By Laurie Stroupe
Nope, I’m not talking about going along with the group without thinking. In this case, I’m talking about thinking about your rabbits in terms of being a herd, rather than being individual pets.
Most of us are familiar with the pet mentality, although there’s a lot of variety within that mind set. Pets receive regular vet care and have their own collar, house, pillow or cage. When you adopt a pet, you plan to have it for life. On the extreme side, people will pay hundreds and even thousands of dollars to keep that one pet healthy. And when they die, some pets even get a cemetery plot and customized headstone. All beloved pets are mourned and missed.
If you keep the pet mentality as you build your herd of rabbits, you will find yourself stressed, feeling guilty and financially burdened.
There’s a lot of variety within the herd management mentality as well.Some managers try to treat every condition and rehabilitate every rabbit possible. Others are more “survival of the fittest” in their approach. Probably more herd managers fall somewhere in between.
The big difference between the pet mentality and the herd management mentality is that with pets, you make the best decision for that one animal, the pet.
With herd management, you make the best decision for an animal based on the welfare of the herd.
It is important to give some thought to your philosophy before you have a sick rabbit or more rabbits than your rabbitry or lifestyle can comfortably hold. Before you are faced with the possibility of high vet bills, the decision to euthanize or have a C-section, or rabbits that you have no market for, give some thought to how you want to handle these types of circumstances.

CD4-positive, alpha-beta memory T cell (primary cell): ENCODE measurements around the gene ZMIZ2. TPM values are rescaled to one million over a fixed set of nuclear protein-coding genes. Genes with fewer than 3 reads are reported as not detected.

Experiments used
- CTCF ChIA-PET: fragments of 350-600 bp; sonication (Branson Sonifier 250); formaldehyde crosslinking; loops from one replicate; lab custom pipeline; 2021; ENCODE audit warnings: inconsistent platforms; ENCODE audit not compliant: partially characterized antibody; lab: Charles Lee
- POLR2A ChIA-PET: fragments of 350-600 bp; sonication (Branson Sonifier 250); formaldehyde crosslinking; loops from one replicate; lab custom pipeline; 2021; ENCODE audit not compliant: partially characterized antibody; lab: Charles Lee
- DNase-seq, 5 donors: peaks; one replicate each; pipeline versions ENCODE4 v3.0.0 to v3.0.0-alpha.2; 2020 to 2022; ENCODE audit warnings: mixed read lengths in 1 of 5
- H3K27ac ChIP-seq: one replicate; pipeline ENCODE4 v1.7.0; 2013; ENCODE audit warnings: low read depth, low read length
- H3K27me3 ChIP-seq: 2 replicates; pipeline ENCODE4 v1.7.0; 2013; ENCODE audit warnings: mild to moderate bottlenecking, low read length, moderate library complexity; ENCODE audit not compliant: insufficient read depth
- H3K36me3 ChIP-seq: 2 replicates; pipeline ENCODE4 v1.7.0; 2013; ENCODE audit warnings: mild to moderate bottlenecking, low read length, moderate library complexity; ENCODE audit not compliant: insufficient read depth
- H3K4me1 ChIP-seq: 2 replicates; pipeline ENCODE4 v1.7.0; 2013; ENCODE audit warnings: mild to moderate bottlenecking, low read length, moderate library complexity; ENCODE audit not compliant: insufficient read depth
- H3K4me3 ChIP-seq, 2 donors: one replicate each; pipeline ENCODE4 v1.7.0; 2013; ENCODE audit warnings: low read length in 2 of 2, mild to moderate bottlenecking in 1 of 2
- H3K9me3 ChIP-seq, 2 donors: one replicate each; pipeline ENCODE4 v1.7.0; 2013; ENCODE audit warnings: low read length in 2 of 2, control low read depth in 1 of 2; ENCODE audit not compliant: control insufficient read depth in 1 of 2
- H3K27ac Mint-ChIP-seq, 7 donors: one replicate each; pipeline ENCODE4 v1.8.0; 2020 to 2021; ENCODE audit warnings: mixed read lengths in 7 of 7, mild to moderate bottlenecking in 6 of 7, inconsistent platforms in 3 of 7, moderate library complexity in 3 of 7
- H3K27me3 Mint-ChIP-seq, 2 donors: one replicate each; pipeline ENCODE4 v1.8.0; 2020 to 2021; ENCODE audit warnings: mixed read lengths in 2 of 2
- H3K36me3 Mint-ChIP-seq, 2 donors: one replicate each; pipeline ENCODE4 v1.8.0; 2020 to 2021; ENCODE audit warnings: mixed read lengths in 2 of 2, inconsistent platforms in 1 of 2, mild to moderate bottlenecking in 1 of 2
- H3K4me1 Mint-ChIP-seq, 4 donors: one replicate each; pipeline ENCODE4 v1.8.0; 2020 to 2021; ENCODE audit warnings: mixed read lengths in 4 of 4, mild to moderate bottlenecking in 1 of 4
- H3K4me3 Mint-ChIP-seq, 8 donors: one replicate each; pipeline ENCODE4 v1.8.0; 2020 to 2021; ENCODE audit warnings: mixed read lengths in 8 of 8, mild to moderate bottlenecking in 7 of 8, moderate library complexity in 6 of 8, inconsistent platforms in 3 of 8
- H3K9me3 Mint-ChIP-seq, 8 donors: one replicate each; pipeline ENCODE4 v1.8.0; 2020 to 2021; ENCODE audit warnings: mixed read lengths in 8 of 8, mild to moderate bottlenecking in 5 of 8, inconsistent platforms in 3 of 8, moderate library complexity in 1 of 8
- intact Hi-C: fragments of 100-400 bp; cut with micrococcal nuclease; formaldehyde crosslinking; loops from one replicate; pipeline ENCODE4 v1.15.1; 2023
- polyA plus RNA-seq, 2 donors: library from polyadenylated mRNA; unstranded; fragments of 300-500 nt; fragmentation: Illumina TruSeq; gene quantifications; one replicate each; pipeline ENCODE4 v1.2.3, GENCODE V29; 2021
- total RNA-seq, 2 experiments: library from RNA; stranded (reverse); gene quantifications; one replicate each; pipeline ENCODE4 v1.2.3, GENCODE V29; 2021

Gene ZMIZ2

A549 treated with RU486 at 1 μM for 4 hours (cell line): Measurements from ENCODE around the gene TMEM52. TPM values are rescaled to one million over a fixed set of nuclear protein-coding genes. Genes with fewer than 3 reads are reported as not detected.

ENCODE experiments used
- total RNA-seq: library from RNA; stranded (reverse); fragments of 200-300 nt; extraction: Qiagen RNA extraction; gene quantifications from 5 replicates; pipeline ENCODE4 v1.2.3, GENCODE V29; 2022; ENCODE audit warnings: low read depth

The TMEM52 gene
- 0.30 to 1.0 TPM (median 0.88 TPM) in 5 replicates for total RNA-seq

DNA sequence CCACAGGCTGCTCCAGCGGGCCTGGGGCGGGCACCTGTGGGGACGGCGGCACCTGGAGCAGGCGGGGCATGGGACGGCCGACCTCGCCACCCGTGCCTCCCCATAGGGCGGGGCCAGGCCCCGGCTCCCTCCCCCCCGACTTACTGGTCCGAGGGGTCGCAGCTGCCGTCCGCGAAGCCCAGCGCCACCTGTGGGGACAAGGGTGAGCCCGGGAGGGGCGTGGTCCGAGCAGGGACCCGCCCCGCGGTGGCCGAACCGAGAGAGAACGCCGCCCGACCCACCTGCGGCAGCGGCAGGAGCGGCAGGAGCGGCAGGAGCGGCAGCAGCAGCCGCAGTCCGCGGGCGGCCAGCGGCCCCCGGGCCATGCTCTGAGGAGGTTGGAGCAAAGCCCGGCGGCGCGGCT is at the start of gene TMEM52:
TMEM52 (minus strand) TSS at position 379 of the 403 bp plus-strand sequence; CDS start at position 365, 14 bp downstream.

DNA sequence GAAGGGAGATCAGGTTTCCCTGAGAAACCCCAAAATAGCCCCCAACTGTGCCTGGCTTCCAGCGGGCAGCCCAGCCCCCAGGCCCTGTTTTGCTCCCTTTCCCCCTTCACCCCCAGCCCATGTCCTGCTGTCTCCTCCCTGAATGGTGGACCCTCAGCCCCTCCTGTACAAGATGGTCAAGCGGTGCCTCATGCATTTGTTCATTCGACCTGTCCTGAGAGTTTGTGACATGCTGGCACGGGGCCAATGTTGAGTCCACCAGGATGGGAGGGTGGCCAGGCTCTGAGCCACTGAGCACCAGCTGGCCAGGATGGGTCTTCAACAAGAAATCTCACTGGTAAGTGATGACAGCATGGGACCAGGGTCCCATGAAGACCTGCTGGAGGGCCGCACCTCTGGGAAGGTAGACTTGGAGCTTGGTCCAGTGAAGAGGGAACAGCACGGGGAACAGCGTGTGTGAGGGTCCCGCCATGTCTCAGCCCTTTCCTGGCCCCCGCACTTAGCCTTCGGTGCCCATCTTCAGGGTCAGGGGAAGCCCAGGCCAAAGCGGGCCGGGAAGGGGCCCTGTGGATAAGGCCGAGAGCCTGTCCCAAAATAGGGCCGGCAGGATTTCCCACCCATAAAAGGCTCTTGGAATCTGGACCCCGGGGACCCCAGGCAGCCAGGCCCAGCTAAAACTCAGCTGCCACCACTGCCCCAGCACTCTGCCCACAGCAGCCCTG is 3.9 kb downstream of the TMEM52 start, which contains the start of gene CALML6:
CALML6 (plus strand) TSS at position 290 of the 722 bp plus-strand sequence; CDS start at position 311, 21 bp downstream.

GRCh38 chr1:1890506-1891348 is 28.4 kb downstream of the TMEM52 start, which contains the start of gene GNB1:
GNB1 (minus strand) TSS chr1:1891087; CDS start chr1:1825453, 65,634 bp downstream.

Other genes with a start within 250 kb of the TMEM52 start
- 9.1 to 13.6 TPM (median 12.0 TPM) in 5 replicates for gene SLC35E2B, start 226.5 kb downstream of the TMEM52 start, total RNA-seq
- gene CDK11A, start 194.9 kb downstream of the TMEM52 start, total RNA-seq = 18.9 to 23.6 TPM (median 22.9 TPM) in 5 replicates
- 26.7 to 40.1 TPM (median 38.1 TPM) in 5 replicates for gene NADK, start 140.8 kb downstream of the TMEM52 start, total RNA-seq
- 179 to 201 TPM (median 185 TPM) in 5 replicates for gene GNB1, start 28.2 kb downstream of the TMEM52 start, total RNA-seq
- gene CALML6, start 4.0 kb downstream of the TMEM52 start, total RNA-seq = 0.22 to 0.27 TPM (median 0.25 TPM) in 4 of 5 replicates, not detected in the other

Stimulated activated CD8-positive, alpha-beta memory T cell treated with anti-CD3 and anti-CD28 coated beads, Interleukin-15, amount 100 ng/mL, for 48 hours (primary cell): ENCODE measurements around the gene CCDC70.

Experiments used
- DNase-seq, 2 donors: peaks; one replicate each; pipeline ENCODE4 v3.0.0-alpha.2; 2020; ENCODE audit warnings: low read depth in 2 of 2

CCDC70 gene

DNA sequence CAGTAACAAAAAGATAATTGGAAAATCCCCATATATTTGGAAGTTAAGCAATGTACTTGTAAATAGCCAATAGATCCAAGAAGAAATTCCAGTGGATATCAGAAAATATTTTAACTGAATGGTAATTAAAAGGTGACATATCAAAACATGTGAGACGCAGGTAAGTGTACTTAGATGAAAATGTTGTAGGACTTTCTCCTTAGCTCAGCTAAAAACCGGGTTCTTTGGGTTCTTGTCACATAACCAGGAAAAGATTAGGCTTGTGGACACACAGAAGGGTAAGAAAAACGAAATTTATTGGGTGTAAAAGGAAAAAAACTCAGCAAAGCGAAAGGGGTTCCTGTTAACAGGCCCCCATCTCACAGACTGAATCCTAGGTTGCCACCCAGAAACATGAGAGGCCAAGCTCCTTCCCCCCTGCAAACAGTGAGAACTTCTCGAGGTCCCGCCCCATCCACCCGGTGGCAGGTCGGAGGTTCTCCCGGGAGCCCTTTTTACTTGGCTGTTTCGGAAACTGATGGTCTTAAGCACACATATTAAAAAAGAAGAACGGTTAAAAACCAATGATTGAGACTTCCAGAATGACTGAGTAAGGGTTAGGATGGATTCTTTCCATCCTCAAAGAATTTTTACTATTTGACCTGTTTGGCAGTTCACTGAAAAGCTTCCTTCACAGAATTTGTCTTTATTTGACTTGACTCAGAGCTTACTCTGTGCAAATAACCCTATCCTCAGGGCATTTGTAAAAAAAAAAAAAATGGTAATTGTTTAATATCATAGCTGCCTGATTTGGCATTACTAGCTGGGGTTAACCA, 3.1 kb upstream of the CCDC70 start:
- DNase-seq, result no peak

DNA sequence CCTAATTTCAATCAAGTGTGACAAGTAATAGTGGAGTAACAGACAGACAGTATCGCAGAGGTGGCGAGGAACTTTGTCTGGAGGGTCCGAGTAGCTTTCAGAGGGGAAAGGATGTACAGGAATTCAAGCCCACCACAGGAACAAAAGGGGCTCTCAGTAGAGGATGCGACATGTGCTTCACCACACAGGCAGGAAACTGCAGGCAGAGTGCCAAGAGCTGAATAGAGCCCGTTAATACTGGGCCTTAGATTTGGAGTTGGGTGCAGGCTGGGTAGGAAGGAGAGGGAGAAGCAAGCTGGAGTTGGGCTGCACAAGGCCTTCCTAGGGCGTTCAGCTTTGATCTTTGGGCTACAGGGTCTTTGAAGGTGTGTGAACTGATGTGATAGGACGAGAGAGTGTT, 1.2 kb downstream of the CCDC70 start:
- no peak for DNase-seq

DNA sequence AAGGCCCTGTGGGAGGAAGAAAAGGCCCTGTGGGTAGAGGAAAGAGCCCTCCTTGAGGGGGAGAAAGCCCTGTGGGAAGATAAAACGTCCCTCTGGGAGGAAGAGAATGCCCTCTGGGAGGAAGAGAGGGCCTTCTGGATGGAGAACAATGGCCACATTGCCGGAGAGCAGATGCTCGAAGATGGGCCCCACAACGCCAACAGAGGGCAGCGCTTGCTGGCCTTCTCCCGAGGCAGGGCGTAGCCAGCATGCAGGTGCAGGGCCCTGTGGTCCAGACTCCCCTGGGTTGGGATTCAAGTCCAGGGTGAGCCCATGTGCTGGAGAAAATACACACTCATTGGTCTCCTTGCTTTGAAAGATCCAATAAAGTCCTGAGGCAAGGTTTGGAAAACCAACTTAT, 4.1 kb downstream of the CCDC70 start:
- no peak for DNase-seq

Here are a few situations to consider. If a rabbit is sick and the cost of veterinary care exceeds the rabbit’s value to you, do you have a plan for getting the rabbit care or putting it down? Do you know which kinds of care you are willing to give ailing rabbits? Will you treat snuffles? Wry neck? Other illnesses?
If you have rabbits that you cannot sell as pets, do you have an ethical plan for where they will land? Have you thought about what happens to rabbits that are bought at flea markets? Animal auctions? Raffles? Given away for free? Are you comfortable with those outcomes? Many people feel that it is more ethical for a rabbit to be euthanized than kept alive but not tended to appropriately. Think about where you stand on that issue before you have to make the call.
Once you have a basic philosophy that you will manage your rabbitry buy, you will feel much less stress and guilt when it comes time to euthanize, if that’s your choice. Or, if you decide to spend the money on the vet care, you know that the expenditure reflects your conscious, well-thought out choice, and you can keep your rabbitry to a size that you can manage on that philosophy.
There are many right ways to manage a herd of rabbits. Much depends on your values, resources, goals, and beliefs. But determining your guidelines is not something to be decided in the face of a crisis or emergency. Give it some thought soon.